Cerebral oedema

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  • Two principle types;
  • Vasogenic oedema
    • Occurs when the integrity of the BBB is compromised and increased vascular permeability occurs
    • Allows fluid to escape from the intravascular compartment into the intracellular space
    • Reabsorption of ECF is inhibited by the lack of lymphatics and the close apposition of the cell processes of neurones and glial cells
    • May be either localised, when it results from abnormally permeable vessels adjacent to inflammatory lesions or neoplasms or can be generalised
  • Cytotoxic oedema
    • Implies am increase in intracellular fluid secondary to neuronal, glial or endothelial cell membrane injury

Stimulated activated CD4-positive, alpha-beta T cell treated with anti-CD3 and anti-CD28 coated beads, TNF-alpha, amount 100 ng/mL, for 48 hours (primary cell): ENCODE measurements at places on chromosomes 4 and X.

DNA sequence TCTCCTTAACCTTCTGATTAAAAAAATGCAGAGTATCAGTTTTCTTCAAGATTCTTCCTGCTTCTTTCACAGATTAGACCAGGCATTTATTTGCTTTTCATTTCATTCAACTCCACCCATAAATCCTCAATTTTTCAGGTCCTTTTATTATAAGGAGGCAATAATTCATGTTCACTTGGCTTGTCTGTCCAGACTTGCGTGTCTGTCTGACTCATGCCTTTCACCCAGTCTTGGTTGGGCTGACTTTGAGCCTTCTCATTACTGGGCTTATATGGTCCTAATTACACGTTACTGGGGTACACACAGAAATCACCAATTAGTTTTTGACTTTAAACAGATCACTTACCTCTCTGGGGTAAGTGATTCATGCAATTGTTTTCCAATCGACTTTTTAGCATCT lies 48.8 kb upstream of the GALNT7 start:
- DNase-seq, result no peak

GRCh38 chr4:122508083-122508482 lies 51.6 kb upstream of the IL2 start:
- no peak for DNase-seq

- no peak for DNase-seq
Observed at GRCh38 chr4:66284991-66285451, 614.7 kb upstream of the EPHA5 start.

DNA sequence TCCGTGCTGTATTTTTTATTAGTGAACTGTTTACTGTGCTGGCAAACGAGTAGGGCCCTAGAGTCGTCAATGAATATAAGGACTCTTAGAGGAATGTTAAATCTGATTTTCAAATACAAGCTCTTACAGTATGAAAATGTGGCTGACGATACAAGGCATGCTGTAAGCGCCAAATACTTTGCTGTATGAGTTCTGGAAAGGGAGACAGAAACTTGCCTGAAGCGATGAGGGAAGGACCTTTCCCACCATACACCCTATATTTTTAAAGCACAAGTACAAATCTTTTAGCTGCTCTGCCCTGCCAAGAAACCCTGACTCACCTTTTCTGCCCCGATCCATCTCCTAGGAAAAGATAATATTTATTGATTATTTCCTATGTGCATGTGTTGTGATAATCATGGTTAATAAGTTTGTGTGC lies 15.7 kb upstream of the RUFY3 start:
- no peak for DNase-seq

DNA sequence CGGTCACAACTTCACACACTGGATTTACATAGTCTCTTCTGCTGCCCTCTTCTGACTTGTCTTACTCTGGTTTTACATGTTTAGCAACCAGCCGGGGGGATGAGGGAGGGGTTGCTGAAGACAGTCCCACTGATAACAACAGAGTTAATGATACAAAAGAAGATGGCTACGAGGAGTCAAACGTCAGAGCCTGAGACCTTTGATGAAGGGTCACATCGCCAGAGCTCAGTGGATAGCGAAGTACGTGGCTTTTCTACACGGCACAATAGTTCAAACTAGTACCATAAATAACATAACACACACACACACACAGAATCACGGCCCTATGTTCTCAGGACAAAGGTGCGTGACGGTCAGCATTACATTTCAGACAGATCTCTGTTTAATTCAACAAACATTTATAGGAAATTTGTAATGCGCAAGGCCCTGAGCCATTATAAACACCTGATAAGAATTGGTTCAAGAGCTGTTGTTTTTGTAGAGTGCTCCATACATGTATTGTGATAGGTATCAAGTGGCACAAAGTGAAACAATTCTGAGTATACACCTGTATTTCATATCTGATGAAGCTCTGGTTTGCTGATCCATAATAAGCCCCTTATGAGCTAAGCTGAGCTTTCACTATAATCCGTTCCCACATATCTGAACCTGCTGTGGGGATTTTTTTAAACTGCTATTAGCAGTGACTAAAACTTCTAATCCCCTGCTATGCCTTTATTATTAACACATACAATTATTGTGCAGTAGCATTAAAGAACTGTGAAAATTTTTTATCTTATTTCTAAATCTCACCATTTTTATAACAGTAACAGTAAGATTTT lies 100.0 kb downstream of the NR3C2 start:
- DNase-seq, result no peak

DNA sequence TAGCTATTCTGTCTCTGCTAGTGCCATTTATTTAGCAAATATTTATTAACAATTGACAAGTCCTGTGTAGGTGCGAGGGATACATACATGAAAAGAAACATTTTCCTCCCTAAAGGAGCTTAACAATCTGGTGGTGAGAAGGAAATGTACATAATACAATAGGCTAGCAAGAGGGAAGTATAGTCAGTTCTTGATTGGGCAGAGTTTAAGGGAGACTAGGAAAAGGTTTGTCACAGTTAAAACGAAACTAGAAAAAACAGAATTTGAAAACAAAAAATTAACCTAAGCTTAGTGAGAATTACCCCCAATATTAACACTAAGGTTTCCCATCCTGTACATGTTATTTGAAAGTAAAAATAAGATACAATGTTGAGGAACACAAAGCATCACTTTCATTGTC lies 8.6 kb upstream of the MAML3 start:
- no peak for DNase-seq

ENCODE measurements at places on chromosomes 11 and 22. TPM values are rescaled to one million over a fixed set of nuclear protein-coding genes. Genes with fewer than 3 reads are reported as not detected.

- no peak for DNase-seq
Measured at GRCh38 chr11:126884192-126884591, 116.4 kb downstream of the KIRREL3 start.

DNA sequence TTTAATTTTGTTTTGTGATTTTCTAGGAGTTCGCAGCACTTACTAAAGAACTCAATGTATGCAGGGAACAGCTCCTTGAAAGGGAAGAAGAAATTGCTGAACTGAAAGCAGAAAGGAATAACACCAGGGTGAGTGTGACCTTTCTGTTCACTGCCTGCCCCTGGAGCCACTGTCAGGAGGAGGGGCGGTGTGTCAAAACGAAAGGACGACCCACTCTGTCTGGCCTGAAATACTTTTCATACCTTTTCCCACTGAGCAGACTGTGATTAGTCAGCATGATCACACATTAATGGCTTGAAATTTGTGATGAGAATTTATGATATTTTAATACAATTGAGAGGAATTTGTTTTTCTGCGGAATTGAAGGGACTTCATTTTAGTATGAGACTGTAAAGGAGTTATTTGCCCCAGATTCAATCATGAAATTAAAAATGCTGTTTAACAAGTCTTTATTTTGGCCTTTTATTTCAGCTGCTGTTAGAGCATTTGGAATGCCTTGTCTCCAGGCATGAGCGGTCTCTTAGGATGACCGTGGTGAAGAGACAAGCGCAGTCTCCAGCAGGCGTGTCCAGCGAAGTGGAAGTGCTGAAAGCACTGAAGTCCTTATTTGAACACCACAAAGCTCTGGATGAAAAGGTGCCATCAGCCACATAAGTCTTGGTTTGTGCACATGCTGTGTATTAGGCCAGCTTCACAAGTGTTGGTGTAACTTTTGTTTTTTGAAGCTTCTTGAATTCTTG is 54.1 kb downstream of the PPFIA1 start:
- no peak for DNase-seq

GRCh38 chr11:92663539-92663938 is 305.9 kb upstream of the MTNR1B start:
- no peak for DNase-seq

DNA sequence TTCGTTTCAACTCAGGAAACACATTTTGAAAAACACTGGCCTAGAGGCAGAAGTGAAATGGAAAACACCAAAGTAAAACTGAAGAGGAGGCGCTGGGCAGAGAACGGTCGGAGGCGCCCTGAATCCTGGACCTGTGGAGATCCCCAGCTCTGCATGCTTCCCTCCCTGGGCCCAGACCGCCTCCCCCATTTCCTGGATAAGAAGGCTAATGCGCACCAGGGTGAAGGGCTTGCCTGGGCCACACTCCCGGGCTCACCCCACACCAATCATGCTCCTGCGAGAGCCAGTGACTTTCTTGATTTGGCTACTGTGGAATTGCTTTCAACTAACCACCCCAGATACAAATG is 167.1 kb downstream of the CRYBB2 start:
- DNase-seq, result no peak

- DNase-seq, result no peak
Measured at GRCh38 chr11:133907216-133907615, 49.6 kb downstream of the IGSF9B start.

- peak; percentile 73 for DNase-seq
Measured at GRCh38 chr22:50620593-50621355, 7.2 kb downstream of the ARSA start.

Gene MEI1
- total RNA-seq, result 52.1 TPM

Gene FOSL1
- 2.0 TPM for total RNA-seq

• May be encountered associated with generalised hypoxia/ischaemia or with certain intoxifications


  • Generalised oedema often has elements of vasogenic and cytotoxix oedema
  • Interstitial oedema occurs especially around the lateral ventricles when there is an abnormal flow of fluid from the intraventricular CSF across the ependymal lining to the perivertricular white matter. This occurs in the setting of increased intraventricular pressure



  • Gyri are flattened
  • Sulci are narrowed
  • Ventricular cavities are compressed
  • Herniation may occur

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